Applications around the globe
2nd International Sports Congress, Rio de Janeiro
From Bauerfeind Life Magazin
Those seeking to obtain reliable information need to be able to deal with large numbers. A total of 37 study centers participated in an international examination of the use of orthoses and supports. Sports physician Dr. Gary Abraham reported that there is extremely widespread use of such medical aids in Canada.
Canada delivered. No, not medals, as these are traditionally few for Canada in the Summer Olympic Games, when no ice hockey is played. However, Dr. Gary Abraham, Medical Director of The Sports Medicine Specialists clinic in Brampton, Ontario, was able to attract a lot of attention to himself and his country in quite another discipline – namely in achieving outstanding results in the conservative and post-operative care of injured athletes. During the congress, Dr. Abraham presented a broad range of successful treatment approaches that utilize supports and orthoses, whereby the associated information and data were taken from an international non-interventional study that was also presented at the congress in Rio. The study was initiated by Bauerfeind in response to developments that are presenting major challenges to sports medicine and sports physicians.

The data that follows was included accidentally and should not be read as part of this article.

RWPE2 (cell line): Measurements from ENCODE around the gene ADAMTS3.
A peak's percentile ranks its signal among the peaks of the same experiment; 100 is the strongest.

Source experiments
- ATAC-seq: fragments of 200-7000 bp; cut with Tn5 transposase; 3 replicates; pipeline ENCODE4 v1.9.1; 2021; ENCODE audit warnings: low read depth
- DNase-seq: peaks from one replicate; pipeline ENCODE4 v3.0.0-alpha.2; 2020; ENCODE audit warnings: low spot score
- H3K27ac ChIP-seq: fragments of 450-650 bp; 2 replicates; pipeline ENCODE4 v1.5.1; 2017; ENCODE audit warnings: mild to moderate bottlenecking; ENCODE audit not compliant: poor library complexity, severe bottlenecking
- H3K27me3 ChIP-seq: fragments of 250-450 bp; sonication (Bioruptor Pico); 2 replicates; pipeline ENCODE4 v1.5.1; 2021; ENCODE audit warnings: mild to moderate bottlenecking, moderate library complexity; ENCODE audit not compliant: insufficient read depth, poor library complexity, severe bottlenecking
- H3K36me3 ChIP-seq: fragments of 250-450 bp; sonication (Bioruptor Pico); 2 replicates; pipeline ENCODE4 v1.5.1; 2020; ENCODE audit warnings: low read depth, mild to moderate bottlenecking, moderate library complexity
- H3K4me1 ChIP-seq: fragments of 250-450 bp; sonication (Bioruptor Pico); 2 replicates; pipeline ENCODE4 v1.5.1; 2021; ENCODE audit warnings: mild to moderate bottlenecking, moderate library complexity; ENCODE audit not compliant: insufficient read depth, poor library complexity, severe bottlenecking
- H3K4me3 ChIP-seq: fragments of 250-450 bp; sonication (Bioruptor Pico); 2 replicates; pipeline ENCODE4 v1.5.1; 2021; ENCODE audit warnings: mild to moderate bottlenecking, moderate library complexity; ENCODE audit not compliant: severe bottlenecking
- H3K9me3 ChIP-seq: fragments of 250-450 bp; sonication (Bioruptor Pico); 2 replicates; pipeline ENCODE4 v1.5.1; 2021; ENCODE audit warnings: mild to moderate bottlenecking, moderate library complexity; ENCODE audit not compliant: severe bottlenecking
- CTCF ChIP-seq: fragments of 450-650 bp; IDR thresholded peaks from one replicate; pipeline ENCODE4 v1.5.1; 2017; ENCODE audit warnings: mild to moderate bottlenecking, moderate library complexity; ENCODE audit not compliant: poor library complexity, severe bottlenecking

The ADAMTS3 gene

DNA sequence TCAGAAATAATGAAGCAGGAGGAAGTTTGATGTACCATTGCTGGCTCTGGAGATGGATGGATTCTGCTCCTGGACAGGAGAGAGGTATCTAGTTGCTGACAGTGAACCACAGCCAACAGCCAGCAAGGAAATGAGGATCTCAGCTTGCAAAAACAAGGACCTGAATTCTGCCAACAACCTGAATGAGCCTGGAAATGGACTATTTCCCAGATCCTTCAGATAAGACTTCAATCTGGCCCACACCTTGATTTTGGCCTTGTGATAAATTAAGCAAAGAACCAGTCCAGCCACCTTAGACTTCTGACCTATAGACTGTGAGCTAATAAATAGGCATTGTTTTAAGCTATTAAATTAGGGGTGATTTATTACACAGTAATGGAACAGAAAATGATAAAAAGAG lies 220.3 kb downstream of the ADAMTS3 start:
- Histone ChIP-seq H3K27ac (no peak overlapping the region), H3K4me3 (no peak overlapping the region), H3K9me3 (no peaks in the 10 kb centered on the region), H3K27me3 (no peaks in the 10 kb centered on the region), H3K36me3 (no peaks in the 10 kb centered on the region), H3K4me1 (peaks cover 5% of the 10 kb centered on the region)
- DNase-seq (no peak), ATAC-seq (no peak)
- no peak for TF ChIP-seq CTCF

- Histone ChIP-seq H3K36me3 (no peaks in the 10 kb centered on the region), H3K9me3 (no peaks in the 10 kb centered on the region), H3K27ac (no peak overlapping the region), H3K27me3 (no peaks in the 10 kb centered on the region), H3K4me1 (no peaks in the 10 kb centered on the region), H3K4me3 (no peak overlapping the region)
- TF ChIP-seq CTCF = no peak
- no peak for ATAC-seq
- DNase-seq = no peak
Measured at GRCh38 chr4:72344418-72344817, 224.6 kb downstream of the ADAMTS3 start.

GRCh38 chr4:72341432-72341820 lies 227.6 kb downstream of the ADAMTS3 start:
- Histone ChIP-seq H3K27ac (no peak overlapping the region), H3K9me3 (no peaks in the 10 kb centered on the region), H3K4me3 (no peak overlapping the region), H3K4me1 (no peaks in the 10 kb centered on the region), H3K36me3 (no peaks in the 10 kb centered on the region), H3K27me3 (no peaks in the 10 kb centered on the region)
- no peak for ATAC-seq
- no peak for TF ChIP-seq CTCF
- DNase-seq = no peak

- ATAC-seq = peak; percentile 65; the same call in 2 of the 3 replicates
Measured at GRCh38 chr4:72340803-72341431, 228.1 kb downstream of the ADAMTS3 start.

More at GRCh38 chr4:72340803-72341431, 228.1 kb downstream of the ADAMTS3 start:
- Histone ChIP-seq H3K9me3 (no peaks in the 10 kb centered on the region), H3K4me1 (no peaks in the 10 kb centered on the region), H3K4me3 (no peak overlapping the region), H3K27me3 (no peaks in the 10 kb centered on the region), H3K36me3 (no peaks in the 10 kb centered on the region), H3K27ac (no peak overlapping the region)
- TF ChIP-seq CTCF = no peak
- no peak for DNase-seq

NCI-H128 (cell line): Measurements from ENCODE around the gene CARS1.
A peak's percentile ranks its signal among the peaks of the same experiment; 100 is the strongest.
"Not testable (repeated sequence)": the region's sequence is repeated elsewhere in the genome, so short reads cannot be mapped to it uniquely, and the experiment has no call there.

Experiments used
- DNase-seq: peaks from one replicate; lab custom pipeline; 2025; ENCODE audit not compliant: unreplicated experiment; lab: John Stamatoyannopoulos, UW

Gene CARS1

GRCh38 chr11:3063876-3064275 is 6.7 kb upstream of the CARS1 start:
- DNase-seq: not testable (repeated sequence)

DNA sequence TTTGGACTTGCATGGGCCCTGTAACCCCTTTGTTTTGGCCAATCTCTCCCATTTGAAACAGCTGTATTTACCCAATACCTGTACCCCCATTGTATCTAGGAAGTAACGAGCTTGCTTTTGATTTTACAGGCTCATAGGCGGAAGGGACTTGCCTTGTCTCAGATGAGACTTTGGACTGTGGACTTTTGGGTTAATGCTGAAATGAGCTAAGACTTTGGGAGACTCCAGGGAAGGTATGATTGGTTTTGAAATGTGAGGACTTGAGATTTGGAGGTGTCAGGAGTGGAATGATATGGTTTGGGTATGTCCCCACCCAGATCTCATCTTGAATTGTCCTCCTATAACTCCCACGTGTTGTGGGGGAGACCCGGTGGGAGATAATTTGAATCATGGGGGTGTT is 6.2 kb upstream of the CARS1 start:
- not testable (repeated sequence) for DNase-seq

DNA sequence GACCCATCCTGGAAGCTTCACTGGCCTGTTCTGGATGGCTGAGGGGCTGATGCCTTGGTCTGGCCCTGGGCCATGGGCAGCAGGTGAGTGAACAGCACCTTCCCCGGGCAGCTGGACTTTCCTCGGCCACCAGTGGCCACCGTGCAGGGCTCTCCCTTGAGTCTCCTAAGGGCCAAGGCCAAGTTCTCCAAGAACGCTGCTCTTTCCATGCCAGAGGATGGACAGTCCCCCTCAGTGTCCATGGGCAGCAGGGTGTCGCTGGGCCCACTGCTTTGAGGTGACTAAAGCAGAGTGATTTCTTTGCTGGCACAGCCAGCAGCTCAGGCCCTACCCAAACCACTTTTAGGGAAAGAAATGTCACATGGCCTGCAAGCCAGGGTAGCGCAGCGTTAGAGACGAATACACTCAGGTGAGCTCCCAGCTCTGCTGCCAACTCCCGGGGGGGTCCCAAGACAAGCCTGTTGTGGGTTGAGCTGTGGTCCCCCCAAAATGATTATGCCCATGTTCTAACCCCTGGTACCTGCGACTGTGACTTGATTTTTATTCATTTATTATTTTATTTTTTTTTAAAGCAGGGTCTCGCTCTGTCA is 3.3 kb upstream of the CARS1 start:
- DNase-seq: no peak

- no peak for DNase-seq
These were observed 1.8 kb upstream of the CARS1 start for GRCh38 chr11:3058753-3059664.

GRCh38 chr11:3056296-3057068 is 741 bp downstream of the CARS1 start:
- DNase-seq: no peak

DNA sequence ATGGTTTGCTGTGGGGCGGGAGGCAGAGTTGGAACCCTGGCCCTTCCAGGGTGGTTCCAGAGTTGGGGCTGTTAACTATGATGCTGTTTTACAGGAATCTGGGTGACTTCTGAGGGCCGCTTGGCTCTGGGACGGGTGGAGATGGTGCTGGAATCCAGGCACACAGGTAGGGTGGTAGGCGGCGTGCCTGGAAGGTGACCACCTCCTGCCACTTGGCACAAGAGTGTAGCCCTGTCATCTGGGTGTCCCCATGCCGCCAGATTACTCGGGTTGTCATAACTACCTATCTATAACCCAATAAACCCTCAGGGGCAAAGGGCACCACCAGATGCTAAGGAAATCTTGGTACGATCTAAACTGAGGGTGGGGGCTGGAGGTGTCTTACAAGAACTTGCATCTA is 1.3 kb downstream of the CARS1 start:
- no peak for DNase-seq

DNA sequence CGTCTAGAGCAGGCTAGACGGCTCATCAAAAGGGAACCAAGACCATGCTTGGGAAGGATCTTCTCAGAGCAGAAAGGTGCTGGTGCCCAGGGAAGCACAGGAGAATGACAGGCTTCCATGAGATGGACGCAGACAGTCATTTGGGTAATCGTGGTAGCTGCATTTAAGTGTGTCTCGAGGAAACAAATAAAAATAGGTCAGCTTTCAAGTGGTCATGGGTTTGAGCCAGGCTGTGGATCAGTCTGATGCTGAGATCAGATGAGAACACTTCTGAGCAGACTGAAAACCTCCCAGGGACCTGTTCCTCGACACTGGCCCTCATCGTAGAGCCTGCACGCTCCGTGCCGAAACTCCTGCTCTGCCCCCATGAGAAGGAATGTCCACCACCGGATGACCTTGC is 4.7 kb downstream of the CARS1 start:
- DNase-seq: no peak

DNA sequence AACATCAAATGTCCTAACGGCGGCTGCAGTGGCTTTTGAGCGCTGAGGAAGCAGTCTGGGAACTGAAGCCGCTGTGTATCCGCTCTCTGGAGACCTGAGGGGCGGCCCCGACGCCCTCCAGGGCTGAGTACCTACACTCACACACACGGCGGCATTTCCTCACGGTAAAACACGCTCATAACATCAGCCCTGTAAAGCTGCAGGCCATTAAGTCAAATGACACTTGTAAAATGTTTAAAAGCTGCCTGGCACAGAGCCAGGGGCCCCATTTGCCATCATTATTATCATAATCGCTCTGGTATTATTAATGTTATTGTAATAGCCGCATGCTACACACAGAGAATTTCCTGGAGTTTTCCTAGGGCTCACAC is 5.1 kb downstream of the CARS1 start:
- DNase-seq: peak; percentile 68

Study designed to support sports medicine around the world
The number of injuries suffered by athletes continues to increase every year, both in elite and recreational sports. It’s not just ankle sprains or knee lesions that are on the rise around the world; the professional treatment of these and other injuries is also set to become the topic of the future. Information on aspects such as indications, the required length of treatment , and the type of measures available is crucial for ensuring that physicians and therapists can do their jobs effectively. It’s also important to determine the impact individual factors have on overall treatment success. What benefits do the conservative and post-operative use of supports and orthoses offer injured athletes? How long does the rehabilitation phase last? These and other questions were addressed in a non-interventional study whose data is being analyzed and gradually released in 2016. A total of 37 therapy centers from nine countries took part in the study, and 1,548 patients agreed to participate as subjects. According to the study, GenuTrain knee supports alone were used around 600 times, which was the highest figure in eight of the nine countries examined. The initiators of the study are hoping that the international comparison of various treatment approaches with supports and orthoses will further the progress of sports medicine research around the world.
Knee and ankle injuries are most common